[WEB SECURITY] RE: XSS-Phishing on Financial Sites (Tip of the iceberg)

RSnake rsnake at shocking.com
Mon Jun 26 13:46:35 EDT 2006

> I think there are two slightly different problems we are thinking
> about, which is why the proposal I made looks fairly different from
> the content-restrictions and site keys proposal.

 	That could easily be, sorry if I misunderstood the point, this
is a pretty complicated topic.

> Site keys and the firefox content restriction proposal seem to be
> targeted for sites that are knowingly allowing end users to publish
> limited HTML content.  They have an HTML cleaner in place, but they
> need some method of handling cases where the HTML cleaner fails.
> That's one use case for an XSS-killer proposal.

 	Yes, that's exactly right... honestly, it was intended for super
large websites (as I was working for one when I first thought of the
idea), not for small websites.  The big websites had a harder problem
with this typically, but that's starting to change a little with blog
spam.  Users of these large sites often have to deal with some amount of
user generated content (think MySpace), and instead of making a bleak
text based world, the business has to opt for some HTML allowed.
Without it, MySpace would not be used, I promise you, making it not a
viable business option to kill all HTML.

> The other use case is for sites that are just plain broken, where end
> users are not supposed to be able to publish any HTML tags.  Site keys
> and content restrictions are massive overkill for a site like hat.  A
> web developer with an ounce of clue can fix the problem without
> relying on any special browser extensions.  But many sites are coded
> up by developers without that ounce of security clue, and so reflected
> XSS is very common.  The situation for CSRF is similar; it's not that
> hard to prevent it once you know the problem exists.  The problem is
> that most developers don't think about it.  (This is why I don't think
> content restrictions will help much with reflected XSS: if you know
> enough to use content restrictions on a page, you've probably already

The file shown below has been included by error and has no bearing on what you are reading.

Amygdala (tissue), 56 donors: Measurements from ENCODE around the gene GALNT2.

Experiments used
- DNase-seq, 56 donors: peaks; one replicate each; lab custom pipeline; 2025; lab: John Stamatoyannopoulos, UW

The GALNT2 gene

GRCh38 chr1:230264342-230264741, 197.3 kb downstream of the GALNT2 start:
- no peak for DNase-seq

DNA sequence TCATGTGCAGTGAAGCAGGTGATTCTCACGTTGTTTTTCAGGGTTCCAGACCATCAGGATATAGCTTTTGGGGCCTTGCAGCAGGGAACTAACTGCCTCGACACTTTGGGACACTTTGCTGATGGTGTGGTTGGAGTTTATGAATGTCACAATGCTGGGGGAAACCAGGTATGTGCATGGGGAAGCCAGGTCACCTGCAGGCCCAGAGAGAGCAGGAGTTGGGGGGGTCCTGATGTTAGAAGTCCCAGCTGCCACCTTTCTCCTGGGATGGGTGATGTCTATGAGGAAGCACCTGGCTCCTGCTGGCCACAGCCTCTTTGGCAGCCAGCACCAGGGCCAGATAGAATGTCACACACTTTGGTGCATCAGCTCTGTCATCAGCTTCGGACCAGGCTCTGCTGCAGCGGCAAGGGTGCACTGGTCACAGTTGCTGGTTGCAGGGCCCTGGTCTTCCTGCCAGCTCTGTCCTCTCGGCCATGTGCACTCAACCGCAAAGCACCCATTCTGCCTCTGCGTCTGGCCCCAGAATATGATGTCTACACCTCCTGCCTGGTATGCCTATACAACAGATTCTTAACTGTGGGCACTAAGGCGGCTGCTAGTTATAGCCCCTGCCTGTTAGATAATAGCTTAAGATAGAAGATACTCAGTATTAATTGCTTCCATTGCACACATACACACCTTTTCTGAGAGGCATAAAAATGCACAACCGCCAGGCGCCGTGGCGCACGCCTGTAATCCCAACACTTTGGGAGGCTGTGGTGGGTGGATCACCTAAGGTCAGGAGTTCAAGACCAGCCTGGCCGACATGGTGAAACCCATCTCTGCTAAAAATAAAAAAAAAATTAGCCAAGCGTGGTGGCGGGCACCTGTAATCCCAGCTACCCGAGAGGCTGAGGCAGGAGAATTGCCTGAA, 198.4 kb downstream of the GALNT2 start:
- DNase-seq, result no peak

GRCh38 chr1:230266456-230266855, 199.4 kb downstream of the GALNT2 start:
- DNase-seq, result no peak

> dealt with most of the reflected XSS issues.)

 	Probably, but definitely not always.  Google, Yahoo, MySpace...
All of which have dealt with and continued to be plagued by it.  It's
hard for big companies with lots of developers to deal with these
problems perfectly on the first try.

> So the proposal I wrote up was trying to be a solution for
> administrators of sites, who think there might be XSS or CSRF
> somewhere, but don't have the time/money/skills/access to find and fix
> all of the places where XSS and CSRF exist on their site.  They could
> design a CSL policy to limit their exposure.

 	That makes more sense in that context, sure.

>> Firstly, the policies will vary from page to page and on some sites that
>> could mean millions of pages.
> Yeah, scalability could be an issue.  Wildcards are definitely an
> option for some site designs, but not for others.  Maybe as a test of
> the approach I'll pick a few sites and see how hard it is to design a
> CSL policy for them.

 	Pick Yahoo and Google if you want to get a feel for how big
sites would have an issue with your proposal.  Their sites live on
multiple domains, have user content (like in cache, on personal sites
like googlepages.com and aggregate newsfeeds among dozens of other
things).  Their site architecture is incredibly complex so single policy
files would be extraordinarily difficult to deal with.

>> Also, avoiding CSRF is very difficult… because many websites want to allow 
>> linking to